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How an Aussie radio host found herself mercilessly trolled by a One Direction star's fans.

On Tuesday, while introducing a pre-recorded phone interview with former One Direction star Louis Tomlinson, 2Day FM’s Summer Breakfast team – comprising of Ash London, Ed Kavalee and Ash Williams – had some ordinary, radio-worthy banter.

“Just so we’re clear, because I’m a very visual guy, Ash — he’s the guy with the smaller face with the short brown hair?” Williams asked London.

“Kind of like ratty facial hair …” London replied.

“He’s not Harry Styles basically,” Kavalee said. “He’s the least popular one.”

That exchange – those three lines – have since sparked a deluge of fury from the star’s most loyal fans. With their pitchforks in one hand and Twitter accounts in the other, mob mentality was contagious.

London's words were called "vile" and "shameful" and "disgusting"; she was branded the ultimate "bitch".

She came back gracefully.

“I am a music fan. I love that it brings so much passion out in people,” she wrote on Twitter as Tomlinson's fans began their vicious pile-on.

“This morning on air we had a great interview with Louis. As always — he was a total legend. I loved talking about how far he’s come, his new music and his future which looks so bright.

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“We love Louis and will continue supporting him and his new music as we have always done.”

Perhaps this is where the story would've ended, had Tomlinson not joined the choir of abuse.

"Probs best to stay on private for a bit longer love," he said, his message punctuated by an emoji of the middle finger.

For loyal teen fans blinded by a heartthrob in need of their support, London's statement did little to quieten their aggression. Tomlinson's reply was like their very own call to action.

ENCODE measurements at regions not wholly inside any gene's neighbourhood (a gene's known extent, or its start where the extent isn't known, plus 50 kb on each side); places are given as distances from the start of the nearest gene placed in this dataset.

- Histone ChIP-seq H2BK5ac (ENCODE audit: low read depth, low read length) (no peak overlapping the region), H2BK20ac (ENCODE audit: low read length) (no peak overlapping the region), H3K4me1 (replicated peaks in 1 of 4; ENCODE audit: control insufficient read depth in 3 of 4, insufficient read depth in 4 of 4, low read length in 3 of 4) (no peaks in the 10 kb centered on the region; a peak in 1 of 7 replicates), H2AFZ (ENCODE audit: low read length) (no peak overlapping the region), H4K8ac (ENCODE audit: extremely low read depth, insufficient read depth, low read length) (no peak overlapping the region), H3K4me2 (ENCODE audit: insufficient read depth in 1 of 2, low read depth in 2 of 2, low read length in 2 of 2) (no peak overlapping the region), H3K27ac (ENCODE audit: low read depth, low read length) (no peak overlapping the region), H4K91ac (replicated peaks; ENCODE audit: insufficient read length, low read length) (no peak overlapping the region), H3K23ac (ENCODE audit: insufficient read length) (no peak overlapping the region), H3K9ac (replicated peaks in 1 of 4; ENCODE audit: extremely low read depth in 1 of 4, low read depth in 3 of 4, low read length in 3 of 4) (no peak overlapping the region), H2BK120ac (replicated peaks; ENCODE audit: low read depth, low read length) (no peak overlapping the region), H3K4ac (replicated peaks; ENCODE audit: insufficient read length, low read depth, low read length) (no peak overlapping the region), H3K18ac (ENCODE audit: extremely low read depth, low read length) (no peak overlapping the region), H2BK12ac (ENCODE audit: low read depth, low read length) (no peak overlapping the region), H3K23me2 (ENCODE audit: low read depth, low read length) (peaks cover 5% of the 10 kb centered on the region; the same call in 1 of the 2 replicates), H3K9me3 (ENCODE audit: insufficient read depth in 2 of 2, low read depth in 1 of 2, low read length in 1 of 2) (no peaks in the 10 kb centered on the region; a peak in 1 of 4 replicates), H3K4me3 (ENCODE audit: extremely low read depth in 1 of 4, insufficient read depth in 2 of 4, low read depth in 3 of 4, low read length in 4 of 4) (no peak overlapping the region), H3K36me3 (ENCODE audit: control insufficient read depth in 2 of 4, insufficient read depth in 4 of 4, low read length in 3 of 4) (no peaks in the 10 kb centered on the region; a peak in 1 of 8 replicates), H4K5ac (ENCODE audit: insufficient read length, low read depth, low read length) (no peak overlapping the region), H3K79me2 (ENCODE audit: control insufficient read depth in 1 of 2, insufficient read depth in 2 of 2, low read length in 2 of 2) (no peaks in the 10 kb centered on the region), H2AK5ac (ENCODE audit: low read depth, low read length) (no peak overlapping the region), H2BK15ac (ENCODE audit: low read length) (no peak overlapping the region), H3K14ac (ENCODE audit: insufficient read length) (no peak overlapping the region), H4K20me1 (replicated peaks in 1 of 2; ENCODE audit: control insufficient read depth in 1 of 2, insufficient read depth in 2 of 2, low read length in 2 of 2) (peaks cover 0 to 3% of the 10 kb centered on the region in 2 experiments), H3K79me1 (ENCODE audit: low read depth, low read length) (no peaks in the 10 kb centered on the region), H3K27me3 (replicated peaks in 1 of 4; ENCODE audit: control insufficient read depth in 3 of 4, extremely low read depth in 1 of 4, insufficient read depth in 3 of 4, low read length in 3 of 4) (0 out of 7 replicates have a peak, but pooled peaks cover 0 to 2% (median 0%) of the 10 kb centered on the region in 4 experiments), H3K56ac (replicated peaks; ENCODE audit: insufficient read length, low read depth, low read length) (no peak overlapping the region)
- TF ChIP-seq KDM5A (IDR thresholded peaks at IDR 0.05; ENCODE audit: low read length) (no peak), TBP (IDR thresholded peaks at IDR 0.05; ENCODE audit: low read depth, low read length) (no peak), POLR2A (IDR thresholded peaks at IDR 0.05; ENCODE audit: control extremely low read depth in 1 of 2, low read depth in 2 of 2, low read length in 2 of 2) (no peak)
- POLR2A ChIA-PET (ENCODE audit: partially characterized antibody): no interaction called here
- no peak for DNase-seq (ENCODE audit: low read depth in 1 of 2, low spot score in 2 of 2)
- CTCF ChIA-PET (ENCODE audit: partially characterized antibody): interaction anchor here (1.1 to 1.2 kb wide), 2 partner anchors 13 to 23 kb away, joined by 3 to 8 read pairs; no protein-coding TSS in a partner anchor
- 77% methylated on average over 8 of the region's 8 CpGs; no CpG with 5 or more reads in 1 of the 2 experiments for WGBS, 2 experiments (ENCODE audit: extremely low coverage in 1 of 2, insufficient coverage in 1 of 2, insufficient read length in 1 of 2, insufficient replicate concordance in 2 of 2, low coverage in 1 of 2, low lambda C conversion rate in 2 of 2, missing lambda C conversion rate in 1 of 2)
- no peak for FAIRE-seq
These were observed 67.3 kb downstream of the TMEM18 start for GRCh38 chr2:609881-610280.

They got louder and they certainly got more aggressive.

Some seven hours later, London was forced to issue another statement.

“Tough day. A lot of people claiming I said some things which in reality I simply didn’t,” said London.

“What I can apologise for, is describing the quality of someone’s facial hair in a lighthearted chat with my two co-hosts. For that I’m sorry. All the other stuff? Simply not true. Not me.

“I’ll be off socials for a bit — the abuse and threats are a little much for me right now. I won’t go on private because I don’t have anything to hide. In future I’ll do what I always do — stick to the music and leave any mentions of facial hair out of it.”

Though backlash culture is not new and a social media storm moulding itself into part of the weather - inevitable, frequent and predictable - there's something about this case that feels different.

Avoidable.

The wrath of teenagers who are one-eyed by infatuation and fame is a dangerous beast. They need to be led, and their leader needs to be responsible with their influence. There's something uniquely terrifying about the power of Louis Tomlinson in this instance, and his deliberate decision to invite a wave of abuse on someone else in a culture well-versed in the dangers of cyber-bullying.

Because if we're talking mountains and molehills, the world's highest mountain was just concocted from the world's smallest molehill.

And in the process, the online world just drove one more person away.

Listen: How to keep your kids safe online in a world that feels far from it.

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